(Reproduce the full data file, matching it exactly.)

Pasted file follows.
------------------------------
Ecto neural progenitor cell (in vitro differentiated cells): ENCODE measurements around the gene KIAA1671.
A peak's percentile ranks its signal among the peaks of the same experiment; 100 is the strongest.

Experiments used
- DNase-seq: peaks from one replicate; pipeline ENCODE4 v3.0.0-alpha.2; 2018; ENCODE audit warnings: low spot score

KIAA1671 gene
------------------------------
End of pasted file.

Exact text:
Ecto neural progenitor cell (in vitro differentiated cells): ENCODE measurements around the gene KIAA1671.
A peak's percentile ranks its signal among the peaks of the same experiment; 100 is the strongest.

Experiments used
- DNase-seq: peaks from one replicate; pipeline ENCODE4 v3.0.0-alpha.2; 2018; ENCODE audit warnings: low spot score

KIAA1671 gene